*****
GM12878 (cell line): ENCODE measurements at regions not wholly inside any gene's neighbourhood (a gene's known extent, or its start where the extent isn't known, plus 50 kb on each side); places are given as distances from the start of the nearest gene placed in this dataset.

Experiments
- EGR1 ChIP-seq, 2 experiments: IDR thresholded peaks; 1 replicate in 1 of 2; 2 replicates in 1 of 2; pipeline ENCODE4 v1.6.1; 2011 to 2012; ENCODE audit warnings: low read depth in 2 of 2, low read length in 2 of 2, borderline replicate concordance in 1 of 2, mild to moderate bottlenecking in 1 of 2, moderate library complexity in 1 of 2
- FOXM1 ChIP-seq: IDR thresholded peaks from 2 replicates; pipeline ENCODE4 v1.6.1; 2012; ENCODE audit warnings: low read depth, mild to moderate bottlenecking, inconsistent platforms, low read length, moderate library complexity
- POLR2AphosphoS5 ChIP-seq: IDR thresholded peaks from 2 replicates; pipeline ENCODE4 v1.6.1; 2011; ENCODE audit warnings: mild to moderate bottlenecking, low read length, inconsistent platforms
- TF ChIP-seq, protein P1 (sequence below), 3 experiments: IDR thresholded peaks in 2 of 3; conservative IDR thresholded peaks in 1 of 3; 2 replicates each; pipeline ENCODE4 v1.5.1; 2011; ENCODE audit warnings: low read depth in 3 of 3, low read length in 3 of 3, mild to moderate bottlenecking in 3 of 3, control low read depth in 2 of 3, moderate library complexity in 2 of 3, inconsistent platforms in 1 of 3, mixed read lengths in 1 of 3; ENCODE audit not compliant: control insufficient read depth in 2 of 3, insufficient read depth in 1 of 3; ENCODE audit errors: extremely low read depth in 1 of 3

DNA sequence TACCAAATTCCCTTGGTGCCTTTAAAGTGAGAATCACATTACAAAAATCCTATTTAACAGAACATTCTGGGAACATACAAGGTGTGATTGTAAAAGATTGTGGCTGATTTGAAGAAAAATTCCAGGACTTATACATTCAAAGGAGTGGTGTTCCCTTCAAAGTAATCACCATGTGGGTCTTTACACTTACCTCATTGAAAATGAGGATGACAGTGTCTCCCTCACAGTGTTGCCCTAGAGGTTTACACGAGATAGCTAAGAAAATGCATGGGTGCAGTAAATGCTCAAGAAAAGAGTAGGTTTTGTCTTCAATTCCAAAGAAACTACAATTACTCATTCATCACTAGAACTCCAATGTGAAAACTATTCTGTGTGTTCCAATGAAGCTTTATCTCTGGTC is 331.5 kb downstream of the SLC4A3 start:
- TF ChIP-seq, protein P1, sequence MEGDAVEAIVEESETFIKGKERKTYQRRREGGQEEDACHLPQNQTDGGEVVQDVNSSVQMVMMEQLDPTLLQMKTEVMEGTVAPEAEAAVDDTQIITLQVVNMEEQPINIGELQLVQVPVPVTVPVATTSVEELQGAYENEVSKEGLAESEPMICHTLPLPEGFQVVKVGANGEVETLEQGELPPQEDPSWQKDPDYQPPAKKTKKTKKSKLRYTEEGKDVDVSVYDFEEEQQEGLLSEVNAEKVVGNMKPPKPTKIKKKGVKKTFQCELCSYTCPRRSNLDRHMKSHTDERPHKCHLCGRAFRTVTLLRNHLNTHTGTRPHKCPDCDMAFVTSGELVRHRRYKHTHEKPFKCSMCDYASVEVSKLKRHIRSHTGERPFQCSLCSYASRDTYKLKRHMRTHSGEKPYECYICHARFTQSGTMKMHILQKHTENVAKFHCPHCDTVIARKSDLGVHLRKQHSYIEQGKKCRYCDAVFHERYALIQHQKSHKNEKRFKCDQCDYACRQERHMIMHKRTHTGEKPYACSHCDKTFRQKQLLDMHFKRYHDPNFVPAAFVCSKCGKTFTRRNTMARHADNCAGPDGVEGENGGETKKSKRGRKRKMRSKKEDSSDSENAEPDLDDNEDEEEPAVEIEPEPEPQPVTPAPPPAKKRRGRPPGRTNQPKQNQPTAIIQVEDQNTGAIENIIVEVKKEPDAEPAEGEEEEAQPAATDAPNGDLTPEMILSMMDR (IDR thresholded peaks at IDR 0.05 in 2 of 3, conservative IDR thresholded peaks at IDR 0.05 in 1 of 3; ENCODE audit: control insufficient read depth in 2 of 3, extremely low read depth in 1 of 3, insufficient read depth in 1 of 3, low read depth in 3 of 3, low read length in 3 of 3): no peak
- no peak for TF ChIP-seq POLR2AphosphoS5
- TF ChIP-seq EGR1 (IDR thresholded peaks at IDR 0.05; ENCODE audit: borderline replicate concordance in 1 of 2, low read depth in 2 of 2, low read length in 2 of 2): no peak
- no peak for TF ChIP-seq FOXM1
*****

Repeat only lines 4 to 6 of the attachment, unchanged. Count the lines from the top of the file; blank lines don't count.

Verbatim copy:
- FOXM1 ChIP-seq: IDR thresholded peaks from 2 replicates; pipeline ENCODE4 v1.6.1; 2012; ENCODE audit warnings: low read depth, mild to moderate bottlenecking, inconsistent platforms, low read length, moderate library complexity
- POLR2AphosphoS5 ChIP-seq: IDR thresholded peaks from 2 replicates; pipeline ENCODE4 v1.6.1; 2011; ENCODE audit warnings: mild to moderate bottlenecking, low read length, inconsistent platforms
- TF ChIP-seq, protein P1 (sequence below), 3 experiments: IDR thresholded peaks in 2 of 3; conservative IDR thresholded peaks in 1 of 3; 2 replicates each; pipeline ENCODE4 v1.5.1; 2011; ENCODE audit warnings: low read depth in 3 of 3, low read length in 3 of 3, mild to moderate bottlenecking in 3 of 3, control low read depth in 2 of 3, moderate library complexity in 2 of 3, inconsistent platforms in 1 of 3, mixed read lengths in 1 of 3; ENCODE audit not compliant: control insufficient read depth in 2 of 3, insufficient read depth in 1 of 3; ENCODE audit errors: extremely low read depth in 1 of 3